The new Okanagan Regional Library Vernon Branch replaces an aging and outdated facility, that nonetheless had been well used and well loved by the community. Perhaps more than any other type of community building, the role of the branch library has been transformed by the rapid advances in information technology. As libraries evolve from being perceived as book repositories to community service centres through which many kinds of information can be accessed, flexibility for the future is more important than ever. A design ‘charrette’ involving the client, project team and stakeholder groups confirmed that the new facility should be flexible enough to tap the potential of emerging technologies and meet the changing needs of users. It should also enhance user access, promote community engagement, and ensure a healthy environment for users and staff. The use of wood for both structural elements and interior finishes contributes to these goals with its warm and inviting appearance, its proven ability to reduce stress and beneficial physical attributes - being both non-toxic and dust free. The building siting, envelope, glazing, and building systems were all designed to promote energy efficiency and sustainability. With the completion of the new facility, the area of the library has expanded, and now encompasses almost 3000 square metres over two floors of modern, open space boasting city-wide views and lots of natural light. The main floor features a kids area, teen area and a 125-person community meeting room opening directly to the street. Upstairs via an open staircase flooding both floors with natural light are public internet stations, a computer lab and study space, smaller meeting room, adult reading area and offices for library staff. Through careful consideration of form, materials and relationship to context, the building design met the many different objectives of the project and resulted in a unique expression that is current, while still responding to the past.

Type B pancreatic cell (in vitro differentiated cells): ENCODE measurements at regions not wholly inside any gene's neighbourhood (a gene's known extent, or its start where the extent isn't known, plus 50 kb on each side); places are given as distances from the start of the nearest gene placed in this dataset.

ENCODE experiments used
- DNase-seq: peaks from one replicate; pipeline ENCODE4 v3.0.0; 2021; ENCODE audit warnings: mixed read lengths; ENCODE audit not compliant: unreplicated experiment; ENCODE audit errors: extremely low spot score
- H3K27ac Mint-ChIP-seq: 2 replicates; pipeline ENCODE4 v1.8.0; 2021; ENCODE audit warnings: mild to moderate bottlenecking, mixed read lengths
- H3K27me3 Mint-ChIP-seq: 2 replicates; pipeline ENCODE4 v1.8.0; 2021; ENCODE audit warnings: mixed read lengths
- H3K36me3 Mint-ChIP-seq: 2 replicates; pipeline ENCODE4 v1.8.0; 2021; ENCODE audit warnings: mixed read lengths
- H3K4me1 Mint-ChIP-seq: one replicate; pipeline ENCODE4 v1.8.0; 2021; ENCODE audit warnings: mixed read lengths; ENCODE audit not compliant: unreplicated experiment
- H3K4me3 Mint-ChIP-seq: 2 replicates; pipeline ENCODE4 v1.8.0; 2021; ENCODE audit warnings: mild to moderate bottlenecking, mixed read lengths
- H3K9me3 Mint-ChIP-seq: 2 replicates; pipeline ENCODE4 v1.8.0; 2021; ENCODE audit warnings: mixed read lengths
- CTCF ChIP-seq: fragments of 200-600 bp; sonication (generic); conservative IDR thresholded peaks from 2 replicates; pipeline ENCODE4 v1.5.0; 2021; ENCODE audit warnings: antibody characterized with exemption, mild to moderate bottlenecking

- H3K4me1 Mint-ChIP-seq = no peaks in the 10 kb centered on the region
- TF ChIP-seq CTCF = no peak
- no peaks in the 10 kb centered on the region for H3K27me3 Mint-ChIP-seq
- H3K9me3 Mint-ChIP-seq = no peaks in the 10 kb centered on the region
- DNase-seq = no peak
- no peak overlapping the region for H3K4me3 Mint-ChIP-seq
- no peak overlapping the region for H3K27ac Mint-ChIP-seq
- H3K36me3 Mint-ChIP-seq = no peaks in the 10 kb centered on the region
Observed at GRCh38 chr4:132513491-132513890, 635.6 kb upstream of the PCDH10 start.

The original library building featured natural light and warm wood structural members and finishing elements. From the outset, the project team was committed to incorporating these same attributes into the new building to the greatest extent possible. The location of the building next to a minor railroad, and the inclusion of a parking garage in the program, dictated the use of concrete for the main building structure. However on the upper floor, which houses the adult collection and is organized around a skylit stairwell, wood is the dominant material. Long span glulam roof beams minimize the need for internal column supports, and so provide flexibility for any future reconfiguration of the space. Slatted wood ceilings attenuate ambient noise, while millwork and veneers add to the richness and warmth of the space.